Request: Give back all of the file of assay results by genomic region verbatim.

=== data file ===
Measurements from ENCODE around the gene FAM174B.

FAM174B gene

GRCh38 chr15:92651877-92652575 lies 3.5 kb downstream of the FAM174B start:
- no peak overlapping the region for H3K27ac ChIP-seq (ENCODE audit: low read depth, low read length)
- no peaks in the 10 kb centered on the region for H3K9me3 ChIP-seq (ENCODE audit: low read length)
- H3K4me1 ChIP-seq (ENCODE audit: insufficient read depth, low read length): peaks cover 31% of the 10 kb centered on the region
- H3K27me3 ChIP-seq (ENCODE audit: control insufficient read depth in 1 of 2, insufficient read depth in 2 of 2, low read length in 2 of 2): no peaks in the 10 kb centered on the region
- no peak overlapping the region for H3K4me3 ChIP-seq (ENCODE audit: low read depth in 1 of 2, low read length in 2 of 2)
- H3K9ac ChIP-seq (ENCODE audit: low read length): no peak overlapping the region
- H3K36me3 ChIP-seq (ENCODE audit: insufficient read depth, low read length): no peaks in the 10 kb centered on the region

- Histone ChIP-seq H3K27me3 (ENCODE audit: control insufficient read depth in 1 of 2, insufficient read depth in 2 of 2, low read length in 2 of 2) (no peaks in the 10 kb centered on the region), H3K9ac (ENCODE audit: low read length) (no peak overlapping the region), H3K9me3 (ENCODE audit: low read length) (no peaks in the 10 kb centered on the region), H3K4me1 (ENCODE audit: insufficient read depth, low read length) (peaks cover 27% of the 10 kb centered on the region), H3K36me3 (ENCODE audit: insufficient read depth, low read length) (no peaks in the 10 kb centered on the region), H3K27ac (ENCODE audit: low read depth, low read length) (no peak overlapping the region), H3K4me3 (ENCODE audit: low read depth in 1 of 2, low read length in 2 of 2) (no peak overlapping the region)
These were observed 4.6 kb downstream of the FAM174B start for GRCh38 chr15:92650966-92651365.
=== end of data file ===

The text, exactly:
Measurements from ENCODE around the gene FAM174B.

FAM174B gene

GRCh38 chr15:92651877-92652575 lies 3.5 kb downstream of the FAM174B start:
- no peak overlapping the region for H3K27ac ChIP-seq (ENCODE audit: low read depth, low read length)
- no peaks in the 10 kb centered on the region for H3K9me3 ChIP-seq (ENCODE audit: low read length)
- H3K4me1 ChIP-seq (ENCODE audit: insufficient read depth, low read length): peaks cover 31% of the 10 kb centered on the region
- H3K27me3 ChIP-seq (ENCODE audit: control insufficient read depth in 1 of 2, insufficient read depth in 2 of 2, low read length in 2 of 2): no peaks in the 10 kb centered on the region
- no peak overlapping the region for H3K4me3 ChIP-seq (ENCODE audit: low read depth in 1 of 2, low read length in 2 of 2)
- H3K9ac ChIP-seq (ENCODE audit: low read length): no peak overlapping the region
- H3K36me3 ChIP-seq (ENCODE audit: insufficient read depth, low read length): no peaks in the 10 kb centered on the region

- Histone ChIP-seq H3K27me3 (ENCODE audit: control insufficient read depth in 1 of 2, insufficient read depth in 2 of 2, low read length in 2 of 2) (no peaks in the 10 kb centered on the region), H3K9ac (ENCODE audit: low read length) (no peak overlapping the region), H3K9me3 (ENCODE audit: low read length) (no peaks in the 10 kb centered on the region), H3K4me1 (ENCODE audit: insufficient read depth, low read length) (peaks cover 27% of the 10 kb centered on the region), H3K36me3 (ENCODE audit: insufficient read depth, low read length) (no peaks in the 10 kb centered on the region), H3K27ac (ENCODE audit: low read depth, low read length) (no peak overlapping the region), H3K4me3 (ENCODE audit: low read depth in 1 of 2, low read length in 2 of 2) (no peak overlapping the region)
These were observed 4.6 kb downstream of the FAM174B start for GRCh38 chr15:92650966-92651365.